Kiwi independent drama from debut director Michael Bennett (TV's Outrageous Fortune).
It’s the Maori New Year, Matariki – a time for new beginnings – when the lives of eight people are affected by one random act of violence. Aleki, a master car thief, crosses paths with rebellious teenage girl, Spit. Rugby league star Tama saves the life of desperate Gunge – an act of heroism that brings tragedy to his own family. Rick, Tama’s brother, learns to stand up for himself and Megan, Tama’s wife, comes to accept the love that surrounds her; while Lisa, pregnant and wishing on angels, finds a real angel in Tyrone, a big-hearted man who sells Matariki icons in the weekend markets.
BY Andreas Heinemann Flicks Writer
The steady stream of quality New Zealand films in 2010 continues unabated with this most recent effort. The title is a reference to the Maori New Year, signalling the film’s central concern with rebirth and new beginnings while simultaneously commenting on the difficulties of modern multicultural society.... More
Making up the plot are multiple storyline strands that intersect at key points. The way they are handled gives the story a sense of place and community, heightened by imagery easily identifiable for New Zealand audiences. This allows for effective comparisons and contrasts between the experiences of characters that come to have more in common than it would initially seem. Keeping in this spirit, the visual style of the film is reasonably basic and allows the solid ensemble cast (many of whom you’ll recognise from local TV) to do their thing. There are moments of genuine aesthetic flair, however, most notably a time-lapse transition from the night sky to the Otara markets.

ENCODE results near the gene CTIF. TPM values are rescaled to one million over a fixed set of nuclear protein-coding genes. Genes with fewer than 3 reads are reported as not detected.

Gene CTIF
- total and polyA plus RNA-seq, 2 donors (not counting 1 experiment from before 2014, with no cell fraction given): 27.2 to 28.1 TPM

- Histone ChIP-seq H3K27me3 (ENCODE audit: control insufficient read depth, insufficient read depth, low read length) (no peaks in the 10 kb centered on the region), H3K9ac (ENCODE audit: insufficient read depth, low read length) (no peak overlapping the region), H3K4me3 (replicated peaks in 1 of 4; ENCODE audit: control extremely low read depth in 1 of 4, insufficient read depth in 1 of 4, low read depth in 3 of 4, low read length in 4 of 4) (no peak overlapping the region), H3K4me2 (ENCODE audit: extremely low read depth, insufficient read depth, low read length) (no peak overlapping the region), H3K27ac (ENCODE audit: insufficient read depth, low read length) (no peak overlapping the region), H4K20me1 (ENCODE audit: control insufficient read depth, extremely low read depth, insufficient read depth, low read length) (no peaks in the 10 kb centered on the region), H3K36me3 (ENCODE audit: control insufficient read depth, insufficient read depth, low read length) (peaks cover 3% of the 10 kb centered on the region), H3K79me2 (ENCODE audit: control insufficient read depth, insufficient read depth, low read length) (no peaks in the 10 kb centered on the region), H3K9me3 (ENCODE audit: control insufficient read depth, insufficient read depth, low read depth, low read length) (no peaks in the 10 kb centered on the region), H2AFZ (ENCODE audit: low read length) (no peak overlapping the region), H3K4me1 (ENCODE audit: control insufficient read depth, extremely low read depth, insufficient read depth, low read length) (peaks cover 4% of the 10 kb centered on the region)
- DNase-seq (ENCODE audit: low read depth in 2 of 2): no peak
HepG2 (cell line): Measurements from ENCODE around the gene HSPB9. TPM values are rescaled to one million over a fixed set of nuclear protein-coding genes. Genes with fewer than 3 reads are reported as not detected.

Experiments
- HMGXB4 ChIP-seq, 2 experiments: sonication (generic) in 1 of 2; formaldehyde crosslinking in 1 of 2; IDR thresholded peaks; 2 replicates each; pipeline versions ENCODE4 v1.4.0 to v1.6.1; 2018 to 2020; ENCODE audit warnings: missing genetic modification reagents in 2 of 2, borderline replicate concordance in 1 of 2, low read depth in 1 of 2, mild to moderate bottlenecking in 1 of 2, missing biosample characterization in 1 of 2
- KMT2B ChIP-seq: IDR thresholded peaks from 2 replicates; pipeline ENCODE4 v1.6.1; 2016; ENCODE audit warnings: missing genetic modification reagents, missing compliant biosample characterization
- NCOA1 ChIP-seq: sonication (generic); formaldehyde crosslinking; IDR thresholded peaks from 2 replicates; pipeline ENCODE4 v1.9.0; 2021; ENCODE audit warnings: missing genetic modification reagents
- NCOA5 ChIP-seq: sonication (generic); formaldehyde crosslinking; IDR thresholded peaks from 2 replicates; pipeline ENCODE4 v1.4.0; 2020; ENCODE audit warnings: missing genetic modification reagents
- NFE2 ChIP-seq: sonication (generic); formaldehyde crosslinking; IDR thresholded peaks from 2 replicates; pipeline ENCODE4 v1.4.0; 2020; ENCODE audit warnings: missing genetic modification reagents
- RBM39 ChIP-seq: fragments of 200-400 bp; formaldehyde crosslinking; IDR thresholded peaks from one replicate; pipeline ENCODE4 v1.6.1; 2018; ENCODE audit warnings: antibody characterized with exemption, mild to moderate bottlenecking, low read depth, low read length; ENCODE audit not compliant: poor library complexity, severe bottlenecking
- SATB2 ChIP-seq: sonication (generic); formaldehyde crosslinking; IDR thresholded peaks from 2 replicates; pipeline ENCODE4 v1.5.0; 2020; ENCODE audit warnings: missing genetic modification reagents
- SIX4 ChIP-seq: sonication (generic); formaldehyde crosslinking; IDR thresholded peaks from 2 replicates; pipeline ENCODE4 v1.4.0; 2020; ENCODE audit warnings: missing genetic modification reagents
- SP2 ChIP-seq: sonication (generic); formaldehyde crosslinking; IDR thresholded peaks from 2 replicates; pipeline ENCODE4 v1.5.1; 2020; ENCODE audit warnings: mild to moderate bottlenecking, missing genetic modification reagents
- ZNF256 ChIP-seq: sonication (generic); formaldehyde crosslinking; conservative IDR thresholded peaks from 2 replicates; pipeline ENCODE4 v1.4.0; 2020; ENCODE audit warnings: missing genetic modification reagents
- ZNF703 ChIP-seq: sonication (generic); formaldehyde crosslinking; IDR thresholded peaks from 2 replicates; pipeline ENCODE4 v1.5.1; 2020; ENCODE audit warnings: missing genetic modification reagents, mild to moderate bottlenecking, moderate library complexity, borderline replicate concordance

It is the final sequence that is the film’s crowning achievement. The social commentary and cheeky humour dissipate as all the subplots collide, each heightening the emotional gravitas of the others, paying off the careful narrative structuring that has come before. It’ll have you leaving the cinema satisfied and caps off a great year for New Zealand film.Hide
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BY Ponyboy lister
I wanted to love this film and it looked and sounded so promising (that song in the trailer gave me shivers up my spine) but it was really quite a middle of the road film, very predicatable and safe. I am a huge fan of NZ cinema but this is definitely not up there with Once Were Warriors.
BY MaiaMcnz lister
As I loved 'Crash' and all those 'coincedental' genre films. But this did not feel real AT ALL. I'm not going to pretend I know what it's like to live in South Auckland but if it's anything like this film I'll be surprised. I've seen a few wonderful Kiwi films lately and so gave this one a chance but it's just not up to the standard of 2014's offerings and I'm surprised at the rating given by Flicks.
BY freshdude superstar
A fabulous kiwi film, that sadly is not getting the audiences it deserves ... sadly, most New Zealanders rather watch mindless, spiritless American crap than go and see a beautiful flick like MATARIKI.
That's nothing new but it seems to be getting worse ... come on NZ sort yourself out !
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